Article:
What’s the solution? Seek quality and stability before “size.” Purchase necessities before extras ever figure into the equation. Keep overhead low and profits high. Insulate yourself as well as you can through savings, debt elimination and planning. If you could survive after losing 50% of your business, you are in incredible fiscal shape. Always plan for the worst and expect the best.
Action Steps: Get control of your spending. Create budgets that are realistic. Decide that if you cannot pay cash for something, you will re-evaluate your need for that item. Ask yourself how you would accomplish the same result with no money. Understand that consumer debt will be a large factor in people’s ability to purchase your services.
“Overwhelm” is that feeling of being submerged or drowning. (“I’m underwater, and I can’t breathe! Can I claw my way back to the surface before I run out of air?”) We are overwhelmed when other commitments, responsibilities and expectations suppress our personal goals and business values. Today that feeling is largely self-induced. We fill our lives with too much activity and not enough time to think and plan. We fail to draw the line before we lose control. Businesses get caught in the drive to grow and be “big,” servicing more and more customers, thus adding to their sense of being overwhelmed. Where do you draw the line between risk and stability?
Too Much Information
Today people feel an enormous burden to get enough information to make a good decision. We are answer-rich but question-poor. The Internet has made life easier but more complicated. We are flooded with information, reading material, news, data and opinions. Every purchase made comes with a manual. I stand at the trash can and shredder every day with my mail. If we begin accumulating articles and papers to read, we create unconscious stress. We tell ourselves, “We need to read that! There is something in there we might need to know!” and so goes the endless cycle of managing information.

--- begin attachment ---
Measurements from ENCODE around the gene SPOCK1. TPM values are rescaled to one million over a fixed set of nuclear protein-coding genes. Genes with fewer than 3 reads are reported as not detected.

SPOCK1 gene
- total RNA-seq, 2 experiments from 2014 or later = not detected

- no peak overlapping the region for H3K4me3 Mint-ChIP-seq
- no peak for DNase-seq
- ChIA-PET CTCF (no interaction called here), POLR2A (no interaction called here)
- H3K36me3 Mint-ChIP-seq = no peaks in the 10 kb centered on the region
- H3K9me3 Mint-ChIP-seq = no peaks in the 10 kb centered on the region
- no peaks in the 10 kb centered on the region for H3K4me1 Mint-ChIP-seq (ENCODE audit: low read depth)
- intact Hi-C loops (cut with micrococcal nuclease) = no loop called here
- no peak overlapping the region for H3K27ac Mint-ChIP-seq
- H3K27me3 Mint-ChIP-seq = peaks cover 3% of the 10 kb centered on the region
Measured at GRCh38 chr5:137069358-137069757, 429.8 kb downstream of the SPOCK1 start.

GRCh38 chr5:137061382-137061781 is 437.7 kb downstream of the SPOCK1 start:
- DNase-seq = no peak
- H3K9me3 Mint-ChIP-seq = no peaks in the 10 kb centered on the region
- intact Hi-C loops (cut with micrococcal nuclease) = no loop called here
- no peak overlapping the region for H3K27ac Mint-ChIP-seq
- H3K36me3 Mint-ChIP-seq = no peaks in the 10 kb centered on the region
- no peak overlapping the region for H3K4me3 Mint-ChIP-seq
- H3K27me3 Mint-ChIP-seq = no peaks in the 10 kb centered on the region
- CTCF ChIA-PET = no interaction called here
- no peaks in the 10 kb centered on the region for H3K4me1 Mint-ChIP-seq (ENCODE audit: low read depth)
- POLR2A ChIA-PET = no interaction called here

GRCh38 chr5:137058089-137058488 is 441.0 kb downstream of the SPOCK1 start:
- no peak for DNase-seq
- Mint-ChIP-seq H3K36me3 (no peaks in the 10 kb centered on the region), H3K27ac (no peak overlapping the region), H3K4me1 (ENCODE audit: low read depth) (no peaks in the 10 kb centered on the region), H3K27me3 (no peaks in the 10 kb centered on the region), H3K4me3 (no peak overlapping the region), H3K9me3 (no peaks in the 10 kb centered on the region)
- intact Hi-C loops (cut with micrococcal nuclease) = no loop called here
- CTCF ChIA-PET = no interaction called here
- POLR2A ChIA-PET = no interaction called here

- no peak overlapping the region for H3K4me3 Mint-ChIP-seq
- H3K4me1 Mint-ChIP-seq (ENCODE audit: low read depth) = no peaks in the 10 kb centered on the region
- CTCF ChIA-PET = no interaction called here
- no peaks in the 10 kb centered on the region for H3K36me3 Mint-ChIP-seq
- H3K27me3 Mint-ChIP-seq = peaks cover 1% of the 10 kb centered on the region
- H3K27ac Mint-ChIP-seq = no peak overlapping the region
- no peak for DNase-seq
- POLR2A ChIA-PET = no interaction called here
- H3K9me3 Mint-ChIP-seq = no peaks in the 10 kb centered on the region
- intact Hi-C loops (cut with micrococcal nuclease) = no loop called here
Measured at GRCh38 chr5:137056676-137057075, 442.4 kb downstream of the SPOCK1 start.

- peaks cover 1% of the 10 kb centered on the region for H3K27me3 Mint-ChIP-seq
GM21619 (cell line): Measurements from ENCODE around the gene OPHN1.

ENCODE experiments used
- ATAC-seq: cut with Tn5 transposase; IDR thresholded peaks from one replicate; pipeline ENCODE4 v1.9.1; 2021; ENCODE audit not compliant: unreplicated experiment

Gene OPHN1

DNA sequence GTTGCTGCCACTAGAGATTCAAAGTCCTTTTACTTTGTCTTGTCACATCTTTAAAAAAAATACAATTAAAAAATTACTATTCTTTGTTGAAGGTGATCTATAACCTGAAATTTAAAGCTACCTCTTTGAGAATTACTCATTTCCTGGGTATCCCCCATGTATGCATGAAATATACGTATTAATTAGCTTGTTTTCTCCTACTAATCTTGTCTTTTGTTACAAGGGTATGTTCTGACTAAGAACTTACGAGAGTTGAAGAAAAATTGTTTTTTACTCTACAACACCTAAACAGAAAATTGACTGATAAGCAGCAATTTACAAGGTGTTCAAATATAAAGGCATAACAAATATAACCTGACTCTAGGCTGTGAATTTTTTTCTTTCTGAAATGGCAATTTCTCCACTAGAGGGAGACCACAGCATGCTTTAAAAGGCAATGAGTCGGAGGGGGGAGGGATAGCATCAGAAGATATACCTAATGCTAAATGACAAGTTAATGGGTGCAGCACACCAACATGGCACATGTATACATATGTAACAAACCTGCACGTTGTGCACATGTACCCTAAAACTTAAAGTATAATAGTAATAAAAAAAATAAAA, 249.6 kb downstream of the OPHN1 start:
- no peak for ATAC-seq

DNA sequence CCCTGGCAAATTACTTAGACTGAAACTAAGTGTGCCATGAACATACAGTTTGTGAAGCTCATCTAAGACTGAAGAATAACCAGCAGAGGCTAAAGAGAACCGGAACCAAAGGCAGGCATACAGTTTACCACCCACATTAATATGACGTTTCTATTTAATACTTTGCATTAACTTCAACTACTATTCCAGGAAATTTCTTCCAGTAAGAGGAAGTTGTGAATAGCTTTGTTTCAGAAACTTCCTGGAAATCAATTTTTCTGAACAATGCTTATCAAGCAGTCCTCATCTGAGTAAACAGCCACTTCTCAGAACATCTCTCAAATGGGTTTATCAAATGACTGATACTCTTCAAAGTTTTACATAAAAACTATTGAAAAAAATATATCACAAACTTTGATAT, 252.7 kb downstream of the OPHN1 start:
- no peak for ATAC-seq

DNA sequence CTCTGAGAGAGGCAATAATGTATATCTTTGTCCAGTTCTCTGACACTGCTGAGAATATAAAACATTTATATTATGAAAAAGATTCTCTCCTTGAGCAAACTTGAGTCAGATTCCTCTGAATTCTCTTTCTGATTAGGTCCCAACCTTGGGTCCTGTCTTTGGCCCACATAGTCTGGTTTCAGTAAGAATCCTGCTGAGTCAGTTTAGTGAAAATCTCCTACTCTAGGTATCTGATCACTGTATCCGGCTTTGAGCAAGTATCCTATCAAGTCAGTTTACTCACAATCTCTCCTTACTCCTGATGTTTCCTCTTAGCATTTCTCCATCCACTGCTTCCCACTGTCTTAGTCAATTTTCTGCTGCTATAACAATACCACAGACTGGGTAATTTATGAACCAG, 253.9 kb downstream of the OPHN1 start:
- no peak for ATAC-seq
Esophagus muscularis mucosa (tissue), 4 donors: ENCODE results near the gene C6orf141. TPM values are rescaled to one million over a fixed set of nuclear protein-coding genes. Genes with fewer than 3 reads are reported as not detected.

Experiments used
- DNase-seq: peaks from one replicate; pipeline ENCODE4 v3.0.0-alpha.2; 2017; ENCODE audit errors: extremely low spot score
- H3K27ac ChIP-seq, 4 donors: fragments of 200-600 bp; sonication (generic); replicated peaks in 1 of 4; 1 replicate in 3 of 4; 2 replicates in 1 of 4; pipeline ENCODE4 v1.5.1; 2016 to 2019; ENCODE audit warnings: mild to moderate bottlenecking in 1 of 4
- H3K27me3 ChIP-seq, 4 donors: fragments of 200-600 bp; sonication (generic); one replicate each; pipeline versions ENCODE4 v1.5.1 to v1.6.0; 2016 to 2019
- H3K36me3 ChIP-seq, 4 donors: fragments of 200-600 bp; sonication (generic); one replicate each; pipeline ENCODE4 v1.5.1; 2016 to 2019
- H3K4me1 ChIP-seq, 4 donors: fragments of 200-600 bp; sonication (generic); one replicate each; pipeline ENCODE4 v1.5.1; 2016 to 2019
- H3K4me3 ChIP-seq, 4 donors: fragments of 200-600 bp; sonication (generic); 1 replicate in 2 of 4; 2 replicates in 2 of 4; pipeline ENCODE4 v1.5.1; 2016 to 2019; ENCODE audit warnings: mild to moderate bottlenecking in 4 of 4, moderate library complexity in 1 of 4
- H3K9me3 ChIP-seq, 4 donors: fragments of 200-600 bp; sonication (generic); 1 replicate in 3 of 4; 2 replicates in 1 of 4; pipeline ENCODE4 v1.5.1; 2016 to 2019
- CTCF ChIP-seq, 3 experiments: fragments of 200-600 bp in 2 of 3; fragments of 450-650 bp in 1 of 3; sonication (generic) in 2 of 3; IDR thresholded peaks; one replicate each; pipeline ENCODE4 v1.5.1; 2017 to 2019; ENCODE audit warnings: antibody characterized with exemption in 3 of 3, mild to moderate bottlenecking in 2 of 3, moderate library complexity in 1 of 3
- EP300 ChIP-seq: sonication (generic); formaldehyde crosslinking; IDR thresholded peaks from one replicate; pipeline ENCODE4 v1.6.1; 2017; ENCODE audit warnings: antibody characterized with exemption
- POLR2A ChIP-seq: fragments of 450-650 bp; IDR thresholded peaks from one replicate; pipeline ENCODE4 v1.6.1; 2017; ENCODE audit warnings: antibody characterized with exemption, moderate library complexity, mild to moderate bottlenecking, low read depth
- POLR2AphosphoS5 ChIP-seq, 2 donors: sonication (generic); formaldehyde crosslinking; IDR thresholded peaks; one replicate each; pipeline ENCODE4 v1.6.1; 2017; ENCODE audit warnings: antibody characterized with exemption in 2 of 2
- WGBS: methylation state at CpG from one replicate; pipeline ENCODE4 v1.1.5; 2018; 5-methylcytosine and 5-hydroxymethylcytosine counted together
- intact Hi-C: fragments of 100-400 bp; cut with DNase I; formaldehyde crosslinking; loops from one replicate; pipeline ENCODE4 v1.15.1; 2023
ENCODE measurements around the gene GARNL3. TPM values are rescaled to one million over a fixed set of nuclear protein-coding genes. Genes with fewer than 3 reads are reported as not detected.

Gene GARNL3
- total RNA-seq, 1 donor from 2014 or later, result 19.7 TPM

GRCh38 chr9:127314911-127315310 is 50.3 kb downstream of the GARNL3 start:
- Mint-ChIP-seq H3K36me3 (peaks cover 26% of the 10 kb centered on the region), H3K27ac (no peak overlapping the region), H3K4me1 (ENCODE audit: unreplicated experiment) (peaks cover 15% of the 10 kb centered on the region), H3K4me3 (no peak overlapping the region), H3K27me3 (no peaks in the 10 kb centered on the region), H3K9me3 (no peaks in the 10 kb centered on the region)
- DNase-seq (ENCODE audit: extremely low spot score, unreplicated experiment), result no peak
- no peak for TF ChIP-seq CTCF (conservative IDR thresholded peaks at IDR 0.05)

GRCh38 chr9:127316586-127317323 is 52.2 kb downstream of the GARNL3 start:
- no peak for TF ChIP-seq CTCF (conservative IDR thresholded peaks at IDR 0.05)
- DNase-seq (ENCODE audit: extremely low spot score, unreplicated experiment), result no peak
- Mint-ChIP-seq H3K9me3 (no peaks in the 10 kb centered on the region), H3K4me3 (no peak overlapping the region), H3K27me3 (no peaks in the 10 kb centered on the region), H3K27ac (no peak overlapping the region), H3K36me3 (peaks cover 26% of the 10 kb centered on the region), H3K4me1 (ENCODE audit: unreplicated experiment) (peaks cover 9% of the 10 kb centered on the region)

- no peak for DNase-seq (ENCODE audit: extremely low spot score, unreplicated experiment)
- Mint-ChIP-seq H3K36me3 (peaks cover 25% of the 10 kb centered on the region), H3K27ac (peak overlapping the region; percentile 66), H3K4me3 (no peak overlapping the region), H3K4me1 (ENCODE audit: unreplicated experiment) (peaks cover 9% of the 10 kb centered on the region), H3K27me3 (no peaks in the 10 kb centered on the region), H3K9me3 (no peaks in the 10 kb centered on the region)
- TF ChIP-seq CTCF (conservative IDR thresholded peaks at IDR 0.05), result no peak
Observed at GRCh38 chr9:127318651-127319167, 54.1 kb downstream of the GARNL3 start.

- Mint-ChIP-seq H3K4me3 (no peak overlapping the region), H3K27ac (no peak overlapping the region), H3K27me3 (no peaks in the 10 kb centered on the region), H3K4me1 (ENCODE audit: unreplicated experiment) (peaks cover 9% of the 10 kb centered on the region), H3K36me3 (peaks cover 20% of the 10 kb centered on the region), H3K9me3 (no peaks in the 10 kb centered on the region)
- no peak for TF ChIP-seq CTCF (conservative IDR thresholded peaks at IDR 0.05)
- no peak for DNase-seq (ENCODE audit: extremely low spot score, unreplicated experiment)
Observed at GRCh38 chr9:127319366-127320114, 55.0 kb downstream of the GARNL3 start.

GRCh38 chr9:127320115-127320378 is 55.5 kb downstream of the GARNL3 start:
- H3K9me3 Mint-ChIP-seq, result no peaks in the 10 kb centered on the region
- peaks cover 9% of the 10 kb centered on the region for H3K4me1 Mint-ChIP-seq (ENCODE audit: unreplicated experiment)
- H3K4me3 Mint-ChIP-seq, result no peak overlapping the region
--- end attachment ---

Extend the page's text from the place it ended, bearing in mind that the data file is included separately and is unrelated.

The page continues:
Action Steps: Limit the quantity of information you hear, read and absorb every day. Throw away periodicals and newspapers every month, whether you have read them or not. Find out what information your clients need and want to know, and limit what you give them to just that. Also, ask them how often they want to receive it and follow those guidelines.
Too Many Choices
With hundreds of choices about everything, decision making becomes a daylong process versus a 5-minute affair. Too many choices create paralysis, not liberation. The sheer abundance of products raises expectations. In fact, studies have shown that as stores increase the varieties of jams or chocolates on their shelves, shoppers are more likely to leave without buying any of them. When is “good enough” going to be good enough? When consumers have five gyms and 20 personal trainers to choose from in their area, they are often paralyzed by the fear of making the wrong decision. Nonexercisers see hundreds of exercise equipment choices and feel greatly intimidated and anxious, asking themselves, “What is right for me? Do I use them all?”
Action Steps: Create a simple checklist that potential customers can use as a guide in making decisions about their fitness and wellness. Limit the choices at your business (payment options, packages, etc.).